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Republicans should be gracious: Jindal

Indian-American Governor of Louisiana, Bobby Jindal, has asked the partymen to be gracious and work across the party lines but at the same time stand up to their principles.

world Updated: Nov 17, 2008 10:43 IST

Expressing concern over the Republican party's approaches for not matching its rhetoric, Indian-American Governor of Louisiana, Bobby Jindal, has asked the partymen to be gracious and work across the party lines but at the same time stand up to their principles.

"I think the challenge for the Republican Party is to be gracious, work across party lines, every chance we can, but to stand on principle when we disagree with the new administration, but most importantly, to offer real solutions," Jindal said.

Congratulating Democrat Barack Obama for his victory in the US Presidential election, Jindal suggested the Grand Old Party to retain the public trust to get back on track in future.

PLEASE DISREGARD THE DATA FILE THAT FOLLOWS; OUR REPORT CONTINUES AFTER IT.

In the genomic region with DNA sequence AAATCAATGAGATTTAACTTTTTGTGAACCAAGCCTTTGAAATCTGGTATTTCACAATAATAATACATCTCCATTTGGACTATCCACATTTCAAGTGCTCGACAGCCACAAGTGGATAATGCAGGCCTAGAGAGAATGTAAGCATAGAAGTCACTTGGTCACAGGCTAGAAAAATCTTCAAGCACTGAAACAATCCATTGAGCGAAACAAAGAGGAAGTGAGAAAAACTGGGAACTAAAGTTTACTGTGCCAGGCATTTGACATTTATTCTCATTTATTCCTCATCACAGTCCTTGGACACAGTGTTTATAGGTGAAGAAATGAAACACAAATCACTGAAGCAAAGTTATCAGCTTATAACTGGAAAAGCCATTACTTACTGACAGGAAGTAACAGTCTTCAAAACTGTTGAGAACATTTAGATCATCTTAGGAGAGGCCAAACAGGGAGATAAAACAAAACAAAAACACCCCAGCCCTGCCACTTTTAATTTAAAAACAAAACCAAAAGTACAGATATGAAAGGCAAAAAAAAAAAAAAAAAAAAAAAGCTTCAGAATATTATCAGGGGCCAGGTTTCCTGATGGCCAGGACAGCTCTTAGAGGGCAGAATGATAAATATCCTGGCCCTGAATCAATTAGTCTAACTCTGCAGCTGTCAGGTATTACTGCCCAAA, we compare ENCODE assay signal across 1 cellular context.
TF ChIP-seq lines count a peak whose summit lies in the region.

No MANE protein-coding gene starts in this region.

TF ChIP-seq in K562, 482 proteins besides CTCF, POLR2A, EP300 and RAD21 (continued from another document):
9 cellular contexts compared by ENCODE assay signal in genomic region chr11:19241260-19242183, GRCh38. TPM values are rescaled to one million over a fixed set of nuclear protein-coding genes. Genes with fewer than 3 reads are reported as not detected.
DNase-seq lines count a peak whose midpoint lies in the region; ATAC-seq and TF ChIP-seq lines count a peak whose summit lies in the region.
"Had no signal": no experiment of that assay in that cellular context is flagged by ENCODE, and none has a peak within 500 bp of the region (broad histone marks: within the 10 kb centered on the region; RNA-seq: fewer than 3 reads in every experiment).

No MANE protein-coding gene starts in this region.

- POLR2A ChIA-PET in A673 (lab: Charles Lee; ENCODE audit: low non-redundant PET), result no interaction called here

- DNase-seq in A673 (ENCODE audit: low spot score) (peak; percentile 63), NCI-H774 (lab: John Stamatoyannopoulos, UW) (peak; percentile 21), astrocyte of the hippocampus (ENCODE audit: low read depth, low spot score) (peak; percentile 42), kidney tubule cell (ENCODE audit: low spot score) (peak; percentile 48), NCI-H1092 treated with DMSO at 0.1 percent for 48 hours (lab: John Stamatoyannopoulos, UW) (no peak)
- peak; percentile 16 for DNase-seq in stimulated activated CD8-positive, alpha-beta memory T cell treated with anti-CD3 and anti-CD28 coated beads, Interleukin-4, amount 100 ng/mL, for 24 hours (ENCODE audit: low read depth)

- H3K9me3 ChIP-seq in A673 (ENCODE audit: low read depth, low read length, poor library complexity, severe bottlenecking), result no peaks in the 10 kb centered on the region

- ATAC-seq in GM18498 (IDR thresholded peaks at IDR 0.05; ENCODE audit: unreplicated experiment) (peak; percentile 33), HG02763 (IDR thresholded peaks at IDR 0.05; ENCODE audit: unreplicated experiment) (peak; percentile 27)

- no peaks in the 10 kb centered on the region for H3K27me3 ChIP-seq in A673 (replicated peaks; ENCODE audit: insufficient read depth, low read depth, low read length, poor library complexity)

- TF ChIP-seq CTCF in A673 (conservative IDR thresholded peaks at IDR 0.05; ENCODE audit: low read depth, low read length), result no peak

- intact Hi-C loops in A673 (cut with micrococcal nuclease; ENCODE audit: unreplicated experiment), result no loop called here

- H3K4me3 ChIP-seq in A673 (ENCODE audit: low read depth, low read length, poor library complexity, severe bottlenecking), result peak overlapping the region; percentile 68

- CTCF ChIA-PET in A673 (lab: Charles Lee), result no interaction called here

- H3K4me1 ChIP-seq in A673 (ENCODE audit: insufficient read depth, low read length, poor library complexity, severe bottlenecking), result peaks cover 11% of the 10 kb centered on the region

"When voters tell us that they trust Democrats more to cut their taxes, control spending, that tells you something is wrong with the Republican Party. We've got to match our actions with our rhetoric," Jindal said on CBS' Face The Nation programme.

The Republican Governor, who was reluctant to commit himself as a potential candidate for the presidential elections of 2012, was expressing his views not only on the elections of 2008 but what holds for the Grand Old Party down the line.

"We've got to stop defending the kinds of corruption we would rightfully criticise in the other party. The week before the election, our most senior senator is convicted on federal charges. And that's only the latest example."

Asking party members to pursue the party principles, Jindal urged the Republicans to come out with real solution to the problems of the American people.

"We don't need to abandon our conservative principles," Jindal said adding, "we need to offer real solutions on making health care more affordable, on the economic challenges facing families and on the international threats."

"I think we're going to have a debate in this country. I'm opposed to a single-payer, government-run health care system. But that's not enough. We need to also show the American people that we're for tax credits, we're for using technology to emphasize preventative primary care, electronic patient records, so every American has access to affordable private coverage" he said.